“Not only is there an expectation from regulators that standards are met, but end-users and customers – the like of Coles and Woolworths – that are going to buy a product from a particular beverage manufacturer might send in their own auditors. They will come in and make sure these standards are being met. They will also have an audit trail, which goes through and looks at all aspects of what the manufacturer is doing and they would expect it to meet and certain standard. If it doesn’t, they are not likely to buy it.”

Traceability is where the audit trail comes in. According to Miller, these companies would expect manufacturers to be able to demonstrate that they have followed procedures and at various demarcation points it has been signed off.

“There may be a recording made of things like temperatures and bacteria counts and all sorts of things could be incorporated into the audit trail,” he said. “And that is where a HACCP system is good. It details the various aspects of an audit that need to be met so that management has a guideline and something to follow.”

While the type of flooring that Roxset produces is top-end, it is the outcome that is important. Miller knows that when it comes to building a plant that is up to state or federal standards then it is the whole package that is important – and that can come at a cost.

“Every aspect of the building is going to be expensive, but they are upfront costs,” he said. “You can’t operate a business without drainage, without proper equipment and it just falls into that category. You can’t be expected to run a business without proper ceiling, wall and floor finishes.”

When it comes to beverage manufacturing such as boutique breweries and distilleries, Miller not only can supply the right type of floor for the environment, but also give advice on how to make it last as long as possible.

“In beverage manufacturing, we have a client whose floor we laid over 20 years ago and they have never had to replace it,” he said. “It comes down to a couple of things. One is maintenance – if they are using the correct cleaning procedures and are maintaining the floor correctly, the floor will last a lot longer. If they are abusing the floor, and they do have to drive traffic on it and people are wilful in their actions, of course they can damage it.”

In a working environment like a beverage manufacturing place, Miller recommends the epoxy floor be a minimum of 6mm in depth, and that will give users in excess of 20 years of life. Roxset also puts an extensive warranty on it that can range from about seven to 10 years depending on what it assesses the activity is occurring on the floor and the state of the existing building. Miller also said that the type of surface that the floor is going to be is something Roxset can design for the customer. Roxset tailors the slip-resistance of that floor to meet the requirement of the individual customer.

“For example, if someone is involved in completely dry production then they don’t need the same level of slip-resistance as some of them where there is a lot of liquid on the floor ,” he said. “If you don’t have a sufficient slip-resistant medium on the floor, and you’ve got something like a banana skin on it, you are going to have a problem.”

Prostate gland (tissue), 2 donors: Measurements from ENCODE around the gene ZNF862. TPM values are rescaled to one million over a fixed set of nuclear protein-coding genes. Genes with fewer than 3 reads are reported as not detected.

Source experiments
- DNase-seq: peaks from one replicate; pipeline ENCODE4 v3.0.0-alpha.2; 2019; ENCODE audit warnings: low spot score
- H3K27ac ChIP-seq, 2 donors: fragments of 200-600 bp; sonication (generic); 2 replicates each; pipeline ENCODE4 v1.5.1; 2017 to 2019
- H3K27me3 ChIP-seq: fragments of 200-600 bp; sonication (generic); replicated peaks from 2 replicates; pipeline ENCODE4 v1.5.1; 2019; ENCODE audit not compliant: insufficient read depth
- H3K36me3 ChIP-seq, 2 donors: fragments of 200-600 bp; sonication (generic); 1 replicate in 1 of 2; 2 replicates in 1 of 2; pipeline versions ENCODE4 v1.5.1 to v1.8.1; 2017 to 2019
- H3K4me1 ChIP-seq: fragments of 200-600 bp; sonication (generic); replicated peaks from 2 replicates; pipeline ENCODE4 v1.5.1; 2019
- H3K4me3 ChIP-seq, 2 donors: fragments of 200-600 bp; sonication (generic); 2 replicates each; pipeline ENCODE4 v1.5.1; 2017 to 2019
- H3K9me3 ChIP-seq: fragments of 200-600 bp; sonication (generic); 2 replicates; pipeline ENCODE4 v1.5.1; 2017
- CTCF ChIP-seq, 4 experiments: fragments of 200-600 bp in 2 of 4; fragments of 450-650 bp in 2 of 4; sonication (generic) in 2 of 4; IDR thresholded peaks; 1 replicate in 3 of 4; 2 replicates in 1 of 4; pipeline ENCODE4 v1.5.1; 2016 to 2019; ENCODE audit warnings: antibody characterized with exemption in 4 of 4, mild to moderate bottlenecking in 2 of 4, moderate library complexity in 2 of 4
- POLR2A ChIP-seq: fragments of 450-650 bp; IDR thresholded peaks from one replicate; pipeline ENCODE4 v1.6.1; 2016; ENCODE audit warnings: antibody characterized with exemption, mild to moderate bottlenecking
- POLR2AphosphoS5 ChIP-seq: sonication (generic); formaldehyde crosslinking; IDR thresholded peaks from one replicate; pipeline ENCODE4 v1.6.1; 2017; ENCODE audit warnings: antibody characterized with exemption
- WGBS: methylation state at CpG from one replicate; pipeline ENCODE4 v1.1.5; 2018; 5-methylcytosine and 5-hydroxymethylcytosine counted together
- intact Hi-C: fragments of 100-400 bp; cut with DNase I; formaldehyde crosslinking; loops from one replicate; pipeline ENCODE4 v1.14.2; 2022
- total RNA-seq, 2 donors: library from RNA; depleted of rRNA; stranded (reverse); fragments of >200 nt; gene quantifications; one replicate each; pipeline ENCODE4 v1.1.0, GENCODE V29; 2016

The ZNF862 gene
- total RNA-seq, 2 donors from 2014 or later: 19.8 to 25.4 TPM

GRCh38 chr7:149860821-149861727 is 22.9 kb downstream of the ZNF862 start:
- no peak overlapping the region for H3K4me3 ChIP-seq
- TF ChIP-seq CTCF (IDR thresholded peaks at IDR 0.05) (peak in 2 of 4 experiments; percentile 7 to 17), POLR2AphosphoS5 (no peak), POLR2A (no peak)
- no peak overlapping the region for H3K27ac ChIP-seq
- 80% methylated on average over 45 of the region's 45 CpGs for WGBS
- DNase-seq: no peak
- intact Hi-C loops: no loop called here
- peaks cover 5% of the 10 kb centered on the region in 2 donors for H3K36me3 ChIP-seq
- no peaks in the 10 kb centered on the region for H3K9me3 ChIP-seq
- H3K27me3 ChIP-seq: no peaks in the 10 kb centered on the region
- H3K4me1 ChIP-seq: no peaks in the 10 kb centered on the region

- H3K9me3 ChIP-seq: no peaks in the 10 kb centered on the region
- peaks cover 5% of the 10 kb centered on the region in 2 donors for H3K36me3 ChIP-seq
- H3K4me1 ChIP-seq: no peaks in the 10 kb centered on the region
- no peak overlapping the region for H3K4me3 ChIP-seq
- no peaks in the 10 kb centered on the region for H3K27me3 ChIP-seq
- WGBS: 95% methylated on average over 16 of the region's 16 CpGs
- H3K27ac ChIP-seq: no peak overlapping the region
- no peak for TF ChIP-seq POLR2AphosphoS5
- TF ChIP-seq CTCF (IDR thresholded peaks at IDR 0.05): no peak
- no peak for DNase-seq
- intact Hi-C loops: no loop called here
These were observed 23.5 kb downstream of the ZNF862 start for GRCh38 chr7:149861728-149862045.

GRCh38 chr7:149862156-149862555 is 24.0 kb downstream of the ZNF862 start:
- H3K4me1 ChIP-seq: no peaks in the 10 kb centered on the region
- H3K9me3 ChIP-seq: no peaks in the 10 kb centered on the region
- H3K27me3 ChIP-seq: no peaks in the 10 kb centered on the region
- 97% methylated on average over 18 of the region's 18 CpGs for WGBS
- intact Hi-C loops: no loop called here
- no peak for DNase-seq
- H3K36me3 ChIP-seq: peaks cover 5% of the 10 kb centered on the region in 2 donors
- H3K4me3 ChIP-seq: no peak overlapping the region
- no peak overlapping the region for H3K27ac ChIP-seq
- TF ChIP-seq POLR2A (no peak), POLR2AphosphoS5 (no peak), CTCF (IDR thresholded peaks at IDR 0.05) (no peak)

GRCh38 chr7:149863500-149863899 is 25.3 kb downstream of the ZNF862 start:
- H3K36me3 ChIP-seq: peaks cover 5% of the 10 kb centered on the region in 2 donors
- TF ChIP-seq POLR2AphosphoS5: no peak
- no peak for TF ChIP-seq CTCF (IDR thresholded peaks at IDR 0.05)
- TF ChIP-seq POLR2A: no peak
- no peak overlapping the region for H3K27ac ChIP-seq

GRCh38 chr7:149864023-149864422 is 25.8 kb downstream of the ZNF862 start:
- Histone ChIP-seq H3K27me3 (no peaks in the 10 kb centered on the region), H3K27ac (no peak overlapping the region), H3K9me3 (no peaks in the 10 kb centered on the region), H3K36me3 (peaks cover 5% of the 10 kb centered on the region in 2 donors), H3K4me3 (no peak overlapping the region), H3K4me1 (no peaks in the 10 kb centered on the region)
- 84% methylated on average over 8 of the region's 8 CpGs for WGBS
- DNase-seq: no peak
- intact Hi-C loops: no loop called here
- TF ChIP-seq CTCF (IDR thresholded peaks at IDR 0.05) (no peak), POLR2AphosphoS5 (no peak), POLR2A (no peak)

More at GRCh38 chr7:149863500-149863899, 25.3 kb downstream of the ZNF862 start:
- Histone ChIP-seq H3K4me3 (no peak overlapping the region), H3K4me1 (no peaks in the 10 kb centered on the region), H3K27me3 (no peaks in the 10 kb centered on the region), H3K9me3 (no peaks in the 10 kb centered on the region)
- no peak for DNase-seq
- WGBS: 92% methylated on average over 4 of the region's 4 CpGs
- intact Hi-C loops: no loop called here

Roxset specialises in epoxy finishes, which look smooth and easy to clean. Is that the reality?

“Epoxy is very easy to clean,” said Miller. “Inherent in a slip-resistant finish is the fact is what you need to do the requirement of how you clean the surface as opposed to something that is completely smooth. It is not something you are going to go around with a mop and bucket and mop. That is not compatible with a slip-resistant surface. Captivating scrubbing is.”

One thing that Miller is keen to push is that Roxset is not a company that’s products are a one-size fits all. It designs bespoke floors for a range of different environments in the food and beverage industry.

“We’re not an off-the-shelf product,” said Miller. “What we are doing is tailoring the floor in situ to meet their individual requirements. They are bespoke solutions.

“What we decided to do was make our own product to suit the requirement that we see in the individual operation depending on what they are doing. We look at what liquids might go on the floor; what contaminant might go on the floor; and what chemicals might go on the floor. We design to their circumstance so they are getting the best possible for finish for their particular requirement rather than give them a generic product that might not suit what they are doing.”

Miller said it is important to differentiate between different types of flooring because the requirements for say, an abattoir over a gin distillery, are far apart – different chemicals are needed.

“If it is a lamb abattoir for instance, they can have solid particles of fat on a floor,” he said. “Well, if you don’t have a certain degree of non-slip there, you are going to have major problem. There is going to be a lot of blood going on the floor.

“However, in a beverage manufacturer, it may be just constituent parts of whatever the product they are making. It might have high sugar content but it hasn’t got any fat, so the slip resistance doesn’t need to be to the same extent. That is why we tailor the floor to meet the expectation.”